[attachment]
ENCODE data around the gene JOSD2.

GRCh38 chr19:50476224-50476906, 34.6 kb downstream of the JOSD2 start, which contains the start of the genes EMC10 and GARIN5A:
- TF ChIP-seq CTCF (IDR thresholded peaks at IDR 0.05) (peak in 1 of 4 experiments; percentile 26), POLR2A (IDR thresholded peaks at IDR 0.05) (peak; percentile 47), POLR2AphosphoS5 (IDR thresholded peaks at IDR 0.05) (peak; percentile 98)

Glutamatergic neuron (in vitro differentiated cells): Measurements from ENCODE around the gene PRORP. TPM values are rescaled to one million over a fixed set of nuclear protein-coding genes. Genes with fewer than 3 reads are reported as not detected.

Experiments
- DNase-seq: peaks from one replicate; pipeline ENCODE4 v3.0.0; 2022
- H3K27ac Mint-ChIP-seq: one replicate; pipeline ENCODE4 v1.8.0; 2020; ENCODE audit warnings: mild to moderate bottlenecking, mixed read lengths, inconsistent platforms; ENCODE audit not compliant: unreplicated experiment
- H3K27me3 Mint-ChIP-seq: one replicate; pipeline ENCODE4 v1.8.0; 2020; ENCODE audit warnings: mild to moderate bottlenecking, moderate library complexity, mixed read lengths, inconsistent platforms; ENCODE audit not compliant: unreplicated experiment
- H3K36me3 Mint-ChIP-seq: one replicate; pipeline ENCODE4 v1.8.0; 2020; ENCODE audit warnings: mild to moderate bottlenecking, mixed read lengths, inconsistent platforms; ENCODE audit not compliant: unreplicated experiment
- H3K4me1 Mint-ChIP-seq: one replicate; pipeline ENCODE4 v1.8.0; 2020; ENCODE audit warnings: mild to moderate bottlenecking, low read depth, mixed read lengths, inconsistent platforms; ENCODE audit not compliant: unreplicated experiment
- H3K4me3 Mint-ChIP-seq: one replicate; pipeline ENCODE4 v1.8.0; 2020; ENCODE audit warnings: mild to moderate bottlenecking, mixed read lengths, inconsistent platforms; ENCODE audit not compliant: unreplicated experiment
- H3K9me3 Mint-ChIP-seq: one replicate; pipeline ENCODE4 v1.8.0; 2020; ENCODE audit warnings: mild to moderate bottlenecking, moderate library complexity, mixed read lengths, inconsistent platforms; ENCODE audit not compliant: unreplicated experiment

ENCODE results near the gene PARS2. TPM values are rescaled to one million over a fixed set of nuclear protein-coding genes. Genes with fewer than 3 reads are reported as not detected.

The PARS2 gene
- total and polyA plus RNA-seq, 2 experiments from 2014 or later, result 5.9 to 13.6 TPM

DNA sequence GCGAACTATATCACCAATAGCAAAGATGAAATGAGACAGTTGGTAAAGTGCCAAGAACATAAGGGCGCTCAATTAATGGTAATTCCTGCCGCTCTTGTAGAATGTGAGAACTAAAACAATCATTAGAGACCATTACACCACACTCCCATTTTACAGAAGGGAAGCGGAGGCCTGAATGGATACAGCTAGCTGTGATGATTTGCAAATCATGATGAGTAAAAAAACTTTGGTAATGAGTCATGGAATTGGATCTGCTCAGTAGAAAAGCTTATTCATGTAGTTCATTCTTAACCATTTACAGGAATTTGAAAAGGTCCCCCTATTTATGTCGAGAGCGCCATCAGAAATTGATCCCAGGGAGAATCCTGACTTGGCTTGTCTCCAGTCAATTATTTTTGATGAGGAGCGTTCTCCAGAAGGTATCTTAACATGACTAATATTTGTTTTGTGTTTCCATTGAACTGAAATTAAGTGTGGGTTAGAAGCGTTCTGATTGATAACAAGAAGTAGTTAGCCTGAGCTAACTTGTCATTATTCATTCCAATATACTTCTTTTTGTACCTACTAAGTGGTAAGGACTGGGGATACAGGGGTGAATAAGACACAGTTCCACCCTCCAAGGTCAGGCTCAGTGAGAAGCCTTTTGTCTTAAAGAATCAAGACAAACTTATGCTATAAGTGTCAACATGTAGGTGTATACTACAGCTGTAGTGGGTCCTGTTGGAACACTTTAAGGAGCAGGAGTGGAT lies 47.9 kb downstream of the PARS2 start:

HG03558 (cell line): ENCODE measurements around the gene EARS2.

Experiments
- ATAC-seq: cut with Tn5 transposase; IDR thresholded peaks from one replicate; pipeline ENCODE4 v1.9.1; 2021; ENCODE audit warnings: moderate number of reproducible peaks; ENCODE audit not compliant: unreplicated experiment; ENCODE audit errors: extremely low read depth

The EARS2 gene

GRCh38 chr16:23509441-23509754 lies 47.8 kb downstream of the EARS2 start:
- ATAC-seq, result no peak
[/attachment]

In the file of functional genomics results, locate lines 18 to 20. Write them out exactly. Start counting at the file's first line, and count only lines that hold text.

Experiments
- ATAC-seq: cut with Tn5 transposase; IDR thresholded peaks from one replicate; pipeline ENCODE4 v1.9.1; 2021; ENCODE audit warnings: moderate number of reproducible peaks; ENCODE audit not compliant: unreplicated experiment; ENCODE audit errors: extremely low read depth

The EARS2 gene